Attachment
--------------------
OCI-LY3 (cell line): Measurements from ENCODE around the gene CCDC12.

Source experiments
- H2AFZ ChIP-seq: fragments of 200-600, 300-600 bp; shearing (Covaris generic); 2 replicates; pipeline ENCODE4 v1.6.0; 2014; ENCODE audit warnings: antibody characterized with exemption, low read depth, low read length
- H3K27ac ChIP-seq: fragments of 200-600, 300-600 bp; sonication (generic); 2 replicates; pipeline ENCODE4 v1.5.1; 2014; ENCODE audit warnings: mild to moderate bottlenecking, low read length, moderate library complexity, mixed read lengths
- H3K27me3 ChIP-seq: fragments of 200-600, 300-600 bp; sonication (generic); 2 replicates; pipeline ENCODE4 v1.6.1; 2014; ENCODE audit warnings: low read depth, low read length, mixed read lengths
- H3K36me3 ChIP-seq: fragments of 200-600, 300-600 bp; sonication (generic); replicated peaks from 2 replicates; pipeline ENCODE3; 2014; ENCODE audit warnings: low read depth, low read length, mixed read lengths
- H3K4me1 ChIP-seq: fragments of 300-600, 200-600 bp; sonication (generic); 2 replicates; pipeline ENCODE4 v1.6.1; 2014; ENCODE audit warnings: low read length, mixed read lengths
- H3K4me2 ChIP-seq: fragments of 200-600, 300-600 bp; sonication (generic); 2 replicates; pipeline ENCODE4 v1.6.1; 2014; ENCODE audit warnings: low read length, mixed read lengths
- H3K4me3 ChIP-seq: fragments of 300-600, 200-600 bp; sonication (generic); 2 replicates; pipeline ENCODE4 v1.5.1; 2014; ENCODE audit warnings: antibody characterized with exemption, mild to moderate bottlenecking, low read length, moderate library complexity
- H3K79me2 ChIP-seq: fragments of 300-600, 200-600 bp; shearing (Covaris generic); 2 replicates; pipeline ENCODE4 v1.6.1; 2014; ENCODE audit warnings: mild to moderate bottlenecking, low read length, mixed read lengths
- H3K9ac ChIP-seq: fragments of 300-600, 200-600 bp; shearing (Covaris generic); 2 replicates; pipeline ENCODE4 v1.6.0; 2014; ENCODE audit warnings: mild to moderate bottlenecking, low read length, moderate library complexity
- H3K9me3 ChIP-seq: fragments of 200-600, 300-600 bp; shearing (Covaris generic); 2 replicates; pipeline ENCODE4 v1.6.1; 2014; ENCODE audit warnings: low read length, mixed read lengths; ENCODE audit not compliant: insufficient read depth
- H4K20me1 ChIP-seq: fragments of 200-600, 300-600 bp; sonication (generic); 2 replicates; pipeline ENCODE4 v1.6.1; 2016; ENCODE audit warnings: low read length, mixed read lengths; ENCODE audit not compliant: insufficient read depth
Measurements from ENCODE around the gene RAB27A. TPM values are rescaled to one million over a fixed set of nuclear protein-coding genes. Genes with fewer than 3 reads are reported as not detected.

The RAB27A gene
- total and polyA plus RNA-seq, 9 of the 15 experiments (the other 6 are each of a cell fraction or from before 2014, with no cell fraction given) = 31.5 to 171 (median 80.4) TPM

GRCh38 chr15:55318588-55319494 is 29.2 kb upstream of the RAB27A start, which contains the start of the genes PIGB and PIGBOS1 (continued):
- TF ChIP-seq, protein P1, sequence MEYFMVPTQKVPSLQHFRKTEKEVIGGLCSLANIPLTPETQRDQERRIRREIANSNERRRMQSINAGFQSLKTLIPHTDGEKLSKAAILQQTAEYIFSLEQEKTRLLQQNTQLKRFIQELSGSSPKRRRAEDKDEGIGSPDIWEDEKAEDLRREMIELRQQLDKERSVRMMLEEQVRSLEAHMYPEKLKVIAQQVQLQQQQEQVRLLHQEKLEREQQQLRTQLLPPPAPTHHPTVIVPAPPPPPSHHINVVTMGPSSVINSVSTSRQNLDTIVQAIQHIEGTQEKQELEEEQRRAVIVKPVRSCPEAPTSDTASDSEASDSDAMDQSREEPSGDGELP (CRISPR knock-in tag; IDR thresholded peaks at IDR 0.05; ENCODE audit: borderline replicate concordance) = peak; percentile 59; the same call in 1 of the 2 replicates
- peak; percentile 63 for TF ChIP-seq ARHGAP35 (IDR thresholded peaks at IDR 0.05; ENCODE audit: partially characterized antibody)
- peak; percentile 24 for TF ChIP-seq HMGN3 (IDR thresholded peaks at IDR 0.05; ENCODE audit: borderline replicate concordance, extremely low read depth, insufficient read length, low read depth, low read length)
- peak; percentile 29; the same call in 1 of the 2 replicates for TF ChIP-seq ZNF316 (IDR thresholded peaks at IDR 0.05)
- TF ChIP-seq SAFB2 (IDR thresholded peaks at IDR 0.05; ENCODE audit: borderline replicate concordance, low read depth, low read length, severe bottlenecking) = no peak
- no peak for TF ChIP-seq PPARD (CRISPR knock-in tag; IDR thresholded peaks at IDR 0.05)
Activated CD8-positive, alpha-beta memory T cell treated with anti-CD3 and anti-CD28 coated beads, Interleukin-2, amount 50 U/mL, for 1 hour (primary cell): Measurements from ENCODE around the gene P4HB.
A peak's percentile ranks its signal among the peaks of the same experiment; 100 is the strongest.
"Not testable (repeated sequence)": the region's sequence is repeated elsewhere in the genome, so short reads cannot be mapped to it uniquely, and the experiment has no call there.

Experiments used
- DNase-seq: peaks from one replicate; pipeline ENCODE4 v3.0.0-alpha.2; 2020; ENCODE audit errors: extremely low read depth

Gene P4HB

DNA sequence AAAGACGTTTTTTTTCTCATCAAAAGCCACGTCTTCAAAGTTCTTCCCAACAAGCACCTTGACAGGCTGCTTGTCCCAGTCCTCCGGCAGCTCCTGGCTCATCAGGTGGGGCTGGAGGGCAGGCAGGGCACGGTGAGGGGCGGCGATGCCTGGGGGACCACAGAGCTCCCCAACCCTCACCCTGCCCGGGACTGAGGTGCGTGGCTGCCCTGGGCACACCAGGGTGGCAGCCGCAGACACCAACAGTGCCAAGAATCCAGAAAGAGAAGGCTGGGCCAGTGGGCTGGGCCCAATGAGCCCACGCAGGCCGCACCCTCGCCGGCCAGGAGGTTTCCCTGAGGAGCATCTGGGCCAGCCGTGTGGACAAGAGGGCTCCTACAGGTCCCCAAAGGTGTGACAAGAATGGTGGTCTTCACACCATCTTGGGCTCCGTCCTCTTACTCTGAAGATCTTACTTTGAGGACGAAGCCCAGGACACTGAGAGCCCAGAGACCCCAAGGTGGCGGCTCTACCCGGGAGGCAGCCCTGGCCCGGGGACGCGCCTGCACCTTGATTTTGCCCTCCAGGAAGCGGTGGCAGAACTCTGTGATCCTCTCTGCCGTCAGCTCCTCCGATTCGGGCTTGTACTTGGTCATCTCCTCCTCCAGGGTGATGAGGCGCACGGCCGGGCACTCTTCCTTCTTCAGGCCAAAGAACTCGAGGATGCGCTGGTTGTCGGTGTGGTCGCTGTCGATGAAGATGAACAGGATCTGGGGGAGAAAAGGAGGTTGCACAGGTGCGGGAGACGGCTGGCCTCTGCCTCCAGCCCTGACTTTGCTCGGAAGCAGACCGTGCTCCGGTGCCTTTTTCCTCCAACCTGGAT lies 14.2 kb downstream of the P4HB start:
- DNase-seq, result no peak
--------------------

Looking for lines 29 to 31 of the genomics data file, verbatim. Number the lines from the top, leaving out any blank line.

Gene P4HB

DNA sequence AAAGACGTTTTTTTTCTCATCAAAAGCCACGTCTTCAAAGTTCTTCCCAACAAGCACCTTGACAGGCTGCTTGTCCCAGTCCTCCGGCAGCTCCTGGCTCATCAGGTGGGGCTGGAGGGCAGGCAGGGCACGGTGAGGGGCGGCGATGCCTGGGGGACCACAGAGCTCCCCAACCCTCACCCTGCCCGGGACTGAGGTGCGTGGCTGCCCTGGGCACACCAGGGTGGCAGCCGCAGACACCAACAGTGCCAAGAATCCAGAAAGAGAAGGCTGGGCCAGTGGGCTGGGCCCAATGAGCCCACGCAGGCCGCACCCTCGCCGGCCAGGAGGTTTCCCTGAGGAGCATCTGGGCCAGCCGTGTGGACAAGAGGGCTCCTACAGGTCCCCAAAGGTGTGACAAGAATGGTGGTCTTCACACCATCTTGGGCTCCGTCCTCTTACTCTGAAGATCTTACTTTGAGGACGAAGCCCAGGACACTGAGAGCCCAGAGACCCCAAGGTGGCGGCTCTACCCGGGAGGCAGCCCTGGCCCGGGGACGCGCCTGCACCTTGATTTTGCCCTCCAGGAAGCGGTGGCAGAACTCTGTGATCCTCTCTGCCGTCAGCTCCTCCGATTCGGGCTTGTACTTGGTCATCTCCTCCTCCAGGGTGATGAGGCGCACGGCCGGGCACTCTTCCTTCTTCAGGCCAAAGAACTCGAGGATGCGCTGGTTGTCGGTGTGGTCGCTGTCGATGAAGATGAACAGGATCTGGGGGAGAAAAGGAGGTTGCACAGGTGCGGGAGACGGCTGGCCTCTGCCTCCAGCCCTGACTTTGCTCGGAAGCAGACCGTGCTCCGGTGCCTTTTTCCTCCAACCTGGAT lies 14.2 kb downstream of the P4HB start:
- DNase-seq, result no peak